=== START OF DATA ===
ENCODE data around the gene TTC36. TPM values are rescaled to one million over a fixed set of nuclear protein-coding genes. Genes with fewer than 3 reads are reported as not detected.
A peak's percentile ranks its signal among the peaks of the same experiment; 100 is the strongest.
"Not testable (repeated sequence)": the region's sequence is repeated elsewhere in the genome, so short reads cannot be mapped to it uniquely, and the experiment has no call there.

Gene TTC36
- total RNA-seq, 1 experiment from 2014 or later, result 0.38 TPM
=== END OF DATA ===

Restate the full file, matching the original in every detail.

ENCODE data around the gene TTC36. TPM values are rescaled to one million over a fixed set of nuclear protein-coding genes. Genes with fewer than 3 reads are reported as not detected.
A peak's percentile ranks its signal among the peaks of the same experiment; 100 is the strongest.
"Not testable (repeated sequence)": the region's sequence is repeated elsewhere in the genome, so short reads cannot be mapped to it uniquely, and the experiment has no call there.

Gene TTC36
- total RNA-seq, 1 experiment from 2014 or later, result 0.38 TPM